*Names in bold indicate Presenter
According to Gundersen (2013), about 50 million people in the US are food insecure. There is a substantial amount of literature showing the deleterious effects of food insecurity on households and children. For example, in a review of the literature, Gundersen et al (2011) explain that food insecurity causes a substantial number of health and behavior problems in children. However, a substantial number of families who experience food insecurity also live in poverty. Some of those families may have an incarcerated father which may strain their finances. As a result, paternal incarceration may be an antecedent factor correlated with both food insecurity and child outcomes.
The US has the highest incarceration rate around the world and about 1% of the population is behind bars. The number of inmates in the US increased 6 times between the early 1970s and 2004. The literature on paternal incarceration has found that the incarceration of fathers leads to detrimental outcomes in children such as externalizing and internalizing behavior problems, higher risk of early delinquency, social exclusion, and lower educational attainment (Johnson, 2009; Wildeman, 2010 ; Murray et al, 2012; Wakefield and Wildeman, 2011; Geller et al, 2012) Several studies have identified factors such as material hardship and maternal stress or depression as potential mechanisms. However, most studies have overlooked the potential effect of food insecurity as a mechanism. Paternal incarceration may have negative effect on child outcomes through family financial hardship and food insecurity.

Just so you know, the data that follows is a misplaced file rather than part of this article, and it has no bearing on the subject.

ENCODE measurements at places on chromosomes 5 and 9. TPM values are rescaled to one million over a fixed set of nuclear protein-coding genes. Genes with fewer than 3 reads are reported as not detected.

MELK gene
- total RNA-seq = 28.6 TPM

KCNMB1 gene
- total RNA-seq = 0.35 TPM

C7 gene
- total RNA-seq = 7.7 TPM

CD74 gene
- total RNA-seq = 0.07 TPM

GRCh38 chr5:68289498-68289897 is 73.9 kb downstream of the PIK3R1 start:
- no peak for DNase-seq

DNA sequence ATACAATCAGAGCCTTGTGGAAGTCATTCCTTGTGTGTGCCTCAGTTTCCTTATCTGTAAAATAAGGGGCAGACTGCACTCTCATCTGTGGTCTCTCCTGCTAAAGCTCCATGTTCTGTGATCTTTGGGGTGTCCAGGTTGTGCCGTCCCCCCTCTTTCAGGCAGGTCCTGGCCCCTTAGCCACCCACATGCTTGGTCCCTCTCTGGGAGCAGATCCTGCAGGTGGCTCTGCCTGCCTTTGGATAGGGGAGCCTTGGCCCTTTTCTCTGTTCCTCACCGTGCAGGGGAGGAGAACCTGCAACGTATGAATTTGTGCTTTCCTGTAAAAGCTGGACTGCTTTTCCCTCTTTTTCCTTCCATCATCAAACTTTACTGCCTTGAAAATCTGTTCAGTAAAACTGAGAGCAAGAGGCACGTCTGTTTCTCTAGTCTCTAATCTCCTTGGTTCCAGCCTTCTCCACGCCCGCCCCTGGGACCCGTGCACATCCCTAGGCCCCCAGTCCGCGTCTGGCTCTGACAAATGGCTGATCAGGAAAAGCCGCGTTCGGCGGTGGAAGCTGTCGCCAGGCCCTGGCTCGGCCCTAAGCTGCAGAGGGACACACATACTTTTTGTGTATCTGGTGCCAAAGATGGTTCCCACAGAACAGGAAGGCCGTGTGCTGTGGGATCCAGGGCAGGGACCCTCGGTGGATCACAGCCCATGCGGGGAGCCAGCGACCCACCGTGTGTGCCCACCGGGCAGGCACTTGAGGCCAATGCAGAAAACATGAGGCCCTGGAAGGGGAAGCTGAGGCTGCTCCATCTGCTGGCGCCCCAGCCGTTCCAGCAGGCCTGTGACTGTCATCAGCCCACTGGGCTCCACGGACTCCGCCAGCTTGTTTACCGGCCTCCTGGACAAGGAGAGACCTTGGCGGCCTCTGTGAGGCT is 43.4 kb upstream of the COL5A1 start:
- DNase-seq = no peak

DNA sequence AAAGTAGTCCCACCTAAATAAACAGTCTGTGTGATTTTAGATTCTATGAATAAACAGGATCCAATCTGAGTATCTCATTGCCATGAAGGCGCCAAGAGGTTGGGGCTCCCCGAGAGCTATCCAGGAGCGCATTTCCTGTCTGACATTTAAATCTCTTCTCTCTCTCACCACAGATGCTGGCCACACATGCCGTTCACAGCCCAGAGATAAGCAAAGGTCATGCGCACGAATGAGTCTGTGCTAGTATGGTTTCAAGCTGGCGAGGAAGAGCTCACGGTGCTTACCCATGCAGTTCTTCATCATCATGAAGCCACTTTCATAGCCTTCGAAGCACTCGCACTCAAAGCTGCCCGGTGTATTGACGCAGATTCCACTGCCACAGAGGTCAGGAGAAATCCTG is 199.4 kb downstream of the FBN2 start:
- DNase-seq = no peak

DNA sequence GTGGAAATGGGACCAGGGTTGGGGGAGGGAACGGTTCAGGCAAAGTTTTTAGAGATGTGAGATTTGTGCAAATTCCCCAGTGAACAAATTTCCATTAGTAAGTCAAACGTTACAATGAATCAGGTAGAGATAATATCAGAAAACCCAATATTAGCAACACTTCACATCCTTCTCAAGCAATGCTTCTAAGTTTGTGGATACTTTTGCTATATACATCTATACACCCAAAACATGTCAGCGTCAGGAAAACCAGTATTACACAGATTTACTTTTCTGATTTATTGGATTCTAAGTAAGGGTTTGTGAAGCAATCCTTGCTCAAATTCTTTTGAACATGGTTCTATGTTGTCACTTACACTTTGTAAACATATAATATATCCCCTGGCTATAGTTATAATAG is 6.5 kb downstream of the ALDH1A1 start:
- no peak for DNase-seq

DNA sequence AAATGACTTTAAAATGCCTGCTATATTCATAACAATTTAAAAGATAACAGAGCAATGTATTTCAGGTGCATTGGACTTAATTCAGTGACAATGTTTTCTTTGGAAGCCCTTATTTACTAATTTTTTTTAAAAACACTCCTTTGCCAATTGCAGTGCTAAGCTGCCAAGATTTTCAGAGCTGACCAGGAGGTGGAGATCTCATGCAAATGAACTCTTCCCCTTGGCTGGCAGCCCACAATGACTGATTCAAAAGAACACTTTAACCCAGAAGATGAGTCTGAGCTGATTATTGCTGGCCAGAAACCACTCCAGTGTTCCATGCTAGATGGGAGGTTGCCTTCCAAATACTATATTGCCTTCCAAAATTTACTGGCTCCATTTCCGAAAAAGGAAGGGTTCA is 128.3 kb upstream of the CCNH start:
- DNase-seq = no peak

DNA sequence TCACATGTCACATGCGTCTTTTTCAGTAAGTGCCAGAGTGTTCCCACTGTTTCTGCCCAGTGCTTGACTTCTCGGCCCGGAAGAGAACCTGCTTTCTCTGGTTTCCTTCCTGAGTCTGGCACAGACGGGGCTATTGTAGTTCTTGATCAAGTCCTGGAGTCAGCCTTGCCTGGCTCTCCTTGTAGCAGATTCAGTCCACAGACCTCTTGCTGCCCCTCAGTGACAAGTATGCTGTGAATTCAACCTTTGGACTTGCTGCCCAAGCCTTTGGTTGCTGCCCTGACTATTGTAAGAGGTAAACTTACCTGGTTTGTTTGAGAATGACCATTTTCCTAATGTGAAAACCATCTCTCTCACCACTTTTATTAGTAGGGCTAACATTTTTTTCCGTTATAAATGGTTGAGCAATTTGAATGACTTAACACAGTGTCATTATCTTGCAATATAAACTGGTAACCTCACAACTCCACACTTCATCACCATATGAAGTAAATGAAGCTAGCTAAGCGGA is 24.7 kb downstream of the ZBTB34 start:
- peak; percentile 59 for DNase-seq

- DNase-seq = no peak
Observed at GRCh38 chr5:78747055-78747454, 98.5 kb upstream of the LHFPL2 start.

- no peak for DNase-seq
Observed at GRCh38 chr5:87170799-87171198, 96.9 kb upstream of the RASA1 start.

This project uses data from the Fragile Families and Child Wellbeing Study, a longitudinal study of about 5,000 birth cohorts. Parents are interviewed at baseline, 1-year, 3-year, 5-year, and at 9-year follow-up. The study focuses on fragile families and the sample is representative of unmarried mothers as those families are at higher risk of separation or living in poverty in order to have a better understanding of this vulnerable population. The survey has repeated measures of paternal incarceration. The 3-year and 5-year follow-up surveys ask more detailed questions about child behavior and food insecurity. I exclude children who experienced maternal incarceration in order to obtain a sample of children who either experienced paternal incarceration or did not.
Preliminary results show that food insecurity explains about 6% of the effect of recent paternal incarceration on child internalizing behavior problems and 4% of the effect of paternal incarceration non child externalizing behavior problems. Also, while food insecurity has a statistically significant effect on child health outcomes, it does not seem to be a mechanism on the effect of recent paternal incarceration on child health outcomes. Overall, those estimates may be conservative due to the nature of the sample of fragile families. Findings from this study may have policy implications and may help underscore the importance of food stamps in mitigating food insecurity.